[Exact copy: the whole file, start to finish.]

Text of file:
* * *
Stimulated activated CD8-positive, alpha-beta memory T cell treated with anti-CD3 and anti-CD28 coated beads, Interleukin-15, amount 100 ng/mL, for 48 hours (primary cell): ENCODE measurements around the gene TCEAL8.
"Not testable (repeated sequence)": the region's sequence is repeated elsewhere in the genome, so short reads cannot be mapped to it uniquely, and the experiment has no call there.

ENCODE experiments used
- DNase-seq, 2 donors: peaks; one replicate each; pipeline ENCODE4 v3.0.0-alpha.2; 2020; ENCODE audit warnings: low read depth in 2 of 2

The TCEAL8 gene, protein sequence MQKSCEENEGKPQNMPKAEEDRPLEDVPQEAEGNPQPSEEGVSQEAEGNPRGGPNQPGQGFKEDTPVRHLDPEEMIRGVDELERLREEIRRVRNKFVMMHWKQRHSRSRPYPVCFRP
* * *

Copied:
Stimulated activated CD8-positive, alpha-beta memory T cell treated with anti-CD3 and anti-CD28 coated beads, Interleukin-15, amount 100 ng/mL, for 48 hours (primary cell): ENCODE measurements around the gene TCEAL8.
"Not testable (repeated sequence)": the region's sequence is repeated elsewhere in the genome, so short reads cannot be mapped to it uniquely, and the experiment has no call there.

ENCODE experiments used
- DNase-seq, 2 donors: peaks; one replicate each; pipeline ENCODE4 v3.0.0-alpha.2; 2020; ENCODE audit warnings: low read depth in 2 of 2

The TCEAL8 gene, protein sequence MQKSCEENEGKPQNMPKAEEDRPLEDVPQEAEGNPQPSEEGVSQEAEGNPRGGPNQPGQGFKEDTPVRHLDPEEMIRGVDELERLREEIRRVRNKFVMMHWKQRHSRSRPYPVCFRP